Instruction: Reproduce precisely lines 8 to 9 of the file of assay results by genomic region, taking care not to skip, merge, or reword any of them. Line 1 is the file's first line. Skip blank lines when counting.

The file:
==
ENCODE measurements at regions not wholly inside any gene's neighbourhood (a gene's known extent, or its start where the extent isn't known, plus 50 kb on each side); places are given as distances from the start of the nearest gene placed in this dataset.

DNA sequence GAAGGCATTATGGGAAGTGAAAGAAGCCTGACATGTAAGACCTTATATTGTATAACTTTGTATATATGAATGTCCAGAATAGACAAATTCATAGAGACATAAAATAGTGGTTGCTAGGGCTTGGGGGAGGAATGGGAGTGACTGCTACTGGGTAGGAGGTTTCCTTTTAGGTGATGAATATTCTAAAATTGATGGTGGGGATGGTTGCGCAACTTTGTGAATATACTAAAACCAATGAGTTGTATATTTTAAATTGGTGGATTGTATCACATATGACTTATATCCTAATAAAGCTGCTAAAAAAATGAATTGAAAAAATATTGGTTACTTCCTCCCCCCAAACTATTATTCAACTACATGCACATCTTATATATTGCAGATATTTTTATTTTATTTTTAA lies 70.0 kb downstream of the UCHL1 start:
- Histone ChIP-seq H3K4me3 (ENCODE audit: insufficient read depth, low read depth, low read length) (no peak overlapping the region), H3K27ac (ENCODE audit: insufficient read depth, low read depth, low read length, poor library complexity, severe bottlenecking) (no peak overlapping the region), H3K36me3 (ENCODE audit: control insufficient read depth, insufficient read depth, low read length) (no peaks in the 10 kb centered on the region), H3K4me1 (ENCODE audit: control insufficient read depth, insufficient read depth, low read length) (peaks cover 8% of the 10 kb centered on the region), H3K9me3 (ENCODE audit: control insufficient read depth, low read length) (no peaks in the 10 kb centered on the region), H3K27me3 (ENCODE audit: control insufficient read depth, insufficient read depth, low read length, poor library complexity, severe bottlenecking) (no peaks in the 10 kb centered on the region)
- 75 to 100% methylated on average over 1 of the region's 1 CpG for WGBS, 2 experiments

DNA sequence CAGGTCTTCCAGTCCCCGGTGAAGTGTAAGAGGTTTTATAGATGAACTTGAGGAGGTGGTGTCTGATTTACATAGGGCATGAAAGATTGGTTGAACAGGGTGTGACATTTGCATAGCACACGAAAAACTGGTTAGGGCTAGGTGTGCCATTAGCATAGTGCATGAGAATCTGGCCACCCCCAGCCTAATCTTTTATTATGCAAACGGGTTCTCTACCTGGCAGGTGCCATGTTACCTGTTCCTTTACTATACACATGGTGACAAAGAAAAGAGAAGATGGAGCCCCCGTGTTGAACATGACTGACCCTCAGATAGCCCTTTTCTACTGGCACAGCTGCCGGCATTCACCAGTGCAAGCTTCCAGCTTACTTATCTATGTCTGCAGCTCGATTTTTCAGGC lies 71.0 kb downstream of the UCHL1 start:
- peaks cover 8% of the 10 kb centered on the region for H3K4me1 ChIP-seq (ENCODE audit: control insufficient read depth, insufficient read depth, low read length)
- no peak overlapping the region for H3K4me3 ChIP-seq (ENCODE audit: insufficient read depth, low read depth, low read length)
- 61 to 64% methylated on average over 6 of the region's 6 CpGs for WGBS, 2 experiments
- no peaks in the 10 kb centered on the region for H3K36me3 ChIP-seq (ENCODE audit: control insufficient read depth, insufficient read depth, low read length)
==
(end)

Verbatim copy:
- 61 to 64% methylated on average over 6 of the region's 6 CpGs for WGBS, 2 experiments
- no peaks in the 10 kb centered on the region for H3K36me3 ChIP-seq (ENCODE audit: control insufficient read depth, insufficient read depth, low read length)